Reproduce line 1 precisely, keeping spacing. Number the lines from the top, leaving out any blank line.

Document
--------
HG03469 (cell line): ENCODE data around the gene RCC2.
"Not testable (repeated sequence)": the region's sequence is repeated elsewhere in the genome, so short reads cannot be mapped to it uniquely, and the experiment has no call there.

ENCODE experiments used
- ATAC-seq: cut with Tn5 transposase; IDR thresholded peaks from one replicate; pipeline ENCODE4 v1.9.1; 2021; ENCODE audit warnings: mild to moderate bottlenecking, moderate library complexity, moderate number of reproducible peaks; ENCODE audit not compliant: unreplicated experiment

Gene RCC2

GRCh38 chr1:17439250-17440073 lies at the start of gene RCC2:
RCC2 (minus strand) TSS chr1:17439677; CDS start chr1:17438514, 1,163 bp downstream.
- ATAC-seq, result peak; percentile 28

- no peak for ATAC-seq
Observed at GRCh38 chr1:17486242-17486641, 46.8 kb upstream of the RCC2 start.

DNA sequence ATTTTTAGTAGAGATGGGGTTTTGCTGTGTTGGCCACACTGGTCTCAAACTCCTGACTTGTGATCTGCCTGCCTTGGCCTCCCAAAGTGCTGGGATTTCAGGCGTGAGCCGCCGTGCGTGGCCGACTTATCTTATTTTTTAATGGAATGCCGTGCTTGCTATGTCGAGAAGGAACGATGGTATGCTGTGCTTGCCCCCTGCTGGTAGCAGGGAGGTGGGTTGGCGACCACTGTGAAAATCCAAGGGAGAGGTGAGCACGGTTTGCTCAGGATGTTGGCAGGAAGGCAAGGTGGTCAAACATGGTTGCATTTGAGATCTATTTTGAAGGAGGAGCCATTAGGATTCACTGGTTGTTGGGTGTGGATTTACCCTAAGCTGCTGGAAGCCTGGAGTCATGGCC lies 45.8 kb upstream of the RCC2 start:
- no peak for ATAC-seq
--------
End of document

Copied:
HG03469 (cell line): ENCODE data around the gene RCC2.